8-22 Cator developments. A range of tall houses constructed around 1850. Peter Cator's 1864 estate development plan shows that they had already been built, some while before the wholesale suburbanisation of the Beckenham area commenced. They were not particularly influenced by the coming of the railways. The semi-detached   houses   were   large,   providing accommodation for both a family and servants. 

Stone wall for the Abbey, now demolished, it was a private school - Abbey School.  On the site of a gravel pit.

Beckenham Place lodges First houses in the area. Constructed to flank the old road, now a drive. Both lodges are statutorily listed.

Stumps Hill Lane:

View of Crystal Palace


Stumps Hill,

Many posh people lived there, view to Crystal Palace.

Stables walk round Beckenham. Clock from Clock House

Westgate Road,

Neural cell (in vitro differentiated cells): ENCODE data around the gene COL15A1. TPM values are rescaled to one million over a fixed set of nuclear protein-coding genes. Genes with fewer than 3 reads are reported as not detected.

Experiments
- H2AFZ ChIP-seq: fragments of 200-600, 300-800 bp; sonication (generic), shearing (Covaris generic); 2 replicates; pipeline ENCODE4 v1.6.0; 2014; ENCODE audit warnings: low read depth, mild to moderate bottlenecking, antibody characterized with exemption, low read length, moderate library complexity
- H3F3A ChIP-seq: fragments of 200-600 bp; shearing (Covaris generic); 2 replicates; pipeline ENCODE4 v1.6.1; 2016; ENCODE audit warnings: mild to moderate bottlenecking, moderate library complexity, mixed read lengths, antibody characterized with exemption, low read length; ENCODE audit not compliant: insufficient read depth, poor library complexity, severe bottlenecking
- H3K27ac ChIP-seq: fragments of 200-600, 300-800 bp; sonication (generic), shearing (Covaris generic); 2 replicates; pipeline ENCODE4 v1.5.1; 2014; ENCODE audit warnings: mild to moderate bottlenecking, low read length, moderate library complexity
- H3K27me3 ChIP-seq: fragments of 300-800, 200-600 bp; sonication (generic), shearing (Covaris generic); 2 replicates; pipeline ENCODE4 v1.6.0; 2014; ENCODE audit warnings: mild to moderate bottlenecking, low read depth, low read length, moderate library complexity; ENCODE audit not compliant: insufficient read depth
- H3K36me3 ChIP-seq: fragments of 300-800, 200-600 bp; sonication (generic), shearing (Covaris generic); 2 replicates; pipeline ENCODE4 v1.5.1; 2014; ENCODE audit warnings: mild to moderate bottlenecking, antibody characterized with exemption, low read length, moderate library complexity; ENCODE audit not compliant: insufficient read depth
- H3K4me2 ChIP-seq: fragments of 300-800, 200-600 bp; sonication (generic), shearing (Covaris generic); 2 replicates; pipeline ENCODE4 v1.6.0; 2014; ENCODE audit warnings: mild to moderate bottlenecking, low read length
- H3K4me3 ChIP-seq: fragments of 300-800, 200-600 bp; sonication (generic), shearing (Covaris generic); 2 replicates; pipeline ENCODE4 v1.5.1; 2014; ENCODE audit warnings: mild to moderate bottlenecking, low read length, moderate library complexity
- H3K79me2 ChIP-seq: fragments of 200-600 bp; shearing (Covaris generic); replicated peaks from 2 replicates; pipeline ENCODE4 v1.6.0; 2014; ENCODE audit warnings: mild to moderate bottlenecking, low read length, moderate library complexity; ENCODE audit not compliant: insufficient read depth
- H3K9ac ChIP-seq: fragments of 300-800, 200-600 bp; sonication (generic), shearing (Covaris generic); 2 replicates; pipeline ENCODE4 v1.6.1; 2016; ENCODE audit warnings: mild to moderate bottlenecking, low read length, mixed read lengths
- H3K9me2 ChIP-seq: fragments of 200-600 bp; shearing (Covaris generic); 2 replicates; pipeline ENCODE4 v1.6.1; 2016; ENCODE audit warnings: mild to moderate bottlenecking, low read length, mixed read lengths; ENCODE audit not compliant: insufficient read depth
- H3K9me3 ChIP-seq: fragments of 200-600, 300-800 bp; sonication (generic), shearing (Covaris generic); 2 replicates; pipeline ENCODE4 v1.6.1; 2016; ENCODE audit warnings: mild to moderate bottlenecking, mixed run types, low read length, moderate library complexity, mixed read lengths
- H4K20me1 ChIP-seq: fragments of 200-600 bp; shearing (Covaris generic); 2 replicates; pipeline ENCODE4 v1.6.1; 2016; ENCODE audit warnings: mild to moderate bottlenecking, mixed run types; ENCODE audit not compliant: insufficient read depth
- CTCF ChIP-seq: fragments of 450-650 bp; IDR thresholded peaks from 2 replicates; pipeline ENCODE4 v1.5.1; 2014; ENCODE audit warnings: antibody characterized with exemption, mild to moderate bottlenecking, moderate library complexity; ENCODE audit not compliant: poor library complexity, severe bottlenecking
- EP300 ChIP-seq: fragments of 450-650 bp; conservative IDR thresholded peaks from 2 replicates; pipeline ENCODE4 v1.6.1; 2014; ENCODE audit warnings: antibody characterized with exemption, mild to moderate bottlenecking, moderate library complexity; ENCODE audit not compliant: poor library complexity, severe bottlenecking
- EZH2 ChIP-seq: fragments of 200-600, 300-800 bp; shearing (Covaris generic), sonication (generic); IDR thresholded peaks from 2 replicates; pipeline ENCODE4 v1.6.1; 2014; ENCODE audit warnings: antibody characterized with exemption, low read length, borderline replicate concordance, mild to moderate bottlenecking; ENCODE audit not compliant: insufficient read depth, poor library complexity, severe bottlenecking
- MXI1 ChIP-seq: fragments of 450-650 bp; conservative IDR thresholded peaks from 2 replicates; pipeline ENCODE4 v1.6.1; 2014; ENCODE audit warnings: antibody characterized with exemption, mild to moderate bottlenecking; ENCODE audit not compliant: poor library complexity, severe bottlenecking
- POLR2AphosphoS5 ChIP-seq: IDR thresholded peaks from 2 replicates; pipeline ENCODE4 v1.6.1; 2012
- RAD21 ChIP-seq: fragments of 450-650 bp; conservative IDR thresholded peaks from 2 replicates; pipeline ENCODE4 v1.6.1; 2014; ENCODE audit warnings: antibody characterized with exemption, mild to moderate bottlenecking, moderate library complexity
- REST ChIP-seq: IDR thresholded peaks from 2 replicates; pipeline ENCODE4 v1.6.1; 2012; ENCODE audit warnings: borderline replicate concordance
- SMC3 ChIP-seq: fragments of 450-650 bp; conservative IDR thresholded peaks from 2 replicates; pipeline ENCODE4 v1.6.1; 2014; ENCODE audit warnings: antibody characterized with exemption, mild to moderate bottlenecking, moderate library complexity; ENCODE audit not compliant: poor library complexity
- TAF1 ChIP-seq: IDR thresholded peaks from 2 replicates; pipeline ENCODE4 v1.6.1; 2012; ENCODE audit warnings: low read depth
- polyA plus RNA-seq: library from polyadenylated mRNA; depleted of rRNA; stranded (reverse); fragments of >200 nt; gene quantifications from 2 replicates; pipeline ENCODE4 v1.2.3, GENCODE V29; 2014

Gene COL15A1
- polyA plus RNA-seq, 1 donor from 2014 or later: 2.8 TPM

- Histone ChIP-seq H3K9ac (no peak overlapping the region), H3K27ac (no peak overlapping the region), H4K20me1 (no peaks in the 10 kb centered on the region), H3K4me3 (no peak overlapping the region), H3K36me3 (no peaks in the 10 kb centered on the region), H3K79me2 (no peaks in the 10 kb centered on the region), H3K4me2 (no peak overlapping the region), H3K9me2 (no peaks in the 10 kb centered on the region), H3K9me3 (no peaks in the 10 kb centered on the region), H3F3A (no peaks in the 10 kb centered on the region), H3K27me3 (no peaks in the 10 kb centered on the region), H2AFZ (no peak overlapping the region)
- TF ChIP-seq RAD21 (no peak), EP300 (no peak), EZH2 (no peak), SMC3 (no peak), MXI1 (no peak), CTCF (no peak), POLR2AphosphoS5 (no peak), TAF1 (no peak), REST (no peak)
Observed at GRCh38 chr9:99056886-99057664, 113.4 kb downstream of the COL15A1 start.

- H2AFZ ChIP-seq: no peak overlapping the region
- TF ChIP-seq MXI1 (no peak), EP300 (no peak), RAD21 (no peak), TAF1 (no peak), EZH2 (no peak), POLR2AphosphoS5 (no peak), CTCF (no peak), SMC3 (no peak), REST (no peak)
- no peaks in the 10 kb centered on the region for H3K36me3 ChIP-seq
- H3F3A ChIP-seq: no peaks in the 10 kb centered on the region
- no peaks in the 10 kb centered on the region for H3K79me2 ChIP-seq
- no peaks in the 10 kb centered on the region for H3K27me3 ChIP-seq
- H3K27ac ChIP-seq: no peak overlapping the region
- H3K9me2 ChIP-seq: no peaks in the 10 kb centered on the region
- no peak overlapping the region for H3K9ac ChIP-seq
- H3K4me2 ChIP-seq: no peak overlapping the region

Beckenham Convent.  in a school run by nuns of the Convent of the Handmaids of the Sacred Heart of Jesus, an order founded in Spain, but now with schools in many countries. The Beckenham Convent, which occupies a large corner site in Westgate and Foxgrove Roads, opened in 1930, for girls of all ages. In 1968 a new Primary School, known as St Mary's, was built on part of the grounds. This is classified as a Voluntary Aided Primary School under Bromley Education Committee, and takes boys and girls up to the age of 11. The Convent School, which is entirely independent, now only takes girls of secondary school age, of whom about a quarter are boarders.